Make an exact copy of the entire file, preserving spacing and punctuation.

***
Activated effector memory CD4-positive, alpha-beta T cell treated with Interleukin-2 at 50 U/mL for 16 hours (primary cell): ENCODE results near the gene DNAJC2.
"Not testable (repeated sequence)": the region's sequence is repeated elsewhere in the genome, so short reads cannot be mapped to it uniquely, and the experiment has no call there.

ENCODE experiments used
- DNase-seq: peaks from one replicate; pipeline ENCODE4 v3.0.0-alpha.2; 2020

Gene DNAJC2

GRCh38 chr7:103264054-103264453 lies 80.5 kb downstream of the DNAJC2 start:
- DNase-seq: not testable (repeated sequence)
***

Activated effector memory CD4-positive, alpha-beta T cell treated with Interleukin-2 at 50 U/mL for 16 hours (primary cell): ENCODE results near the gene DNAJC2.
"Not testable (repeated sequence)": the region's sequence is repeated elsewhere in the genome, so short reads cannot be mapped to it uniquely, and the experiment has no call there.

ENCODE experiments used
- DNase-seq: peaks from one replicate; pipeline ENCODE4 v3.0.0-alpha.2; 2020

Gene DNAJC2

GRCh38 chr7:103264054-103264453 lies 80.5 kb downstream of the DNAJC2 start:
- DNase-seq: not testable (repeated sequence)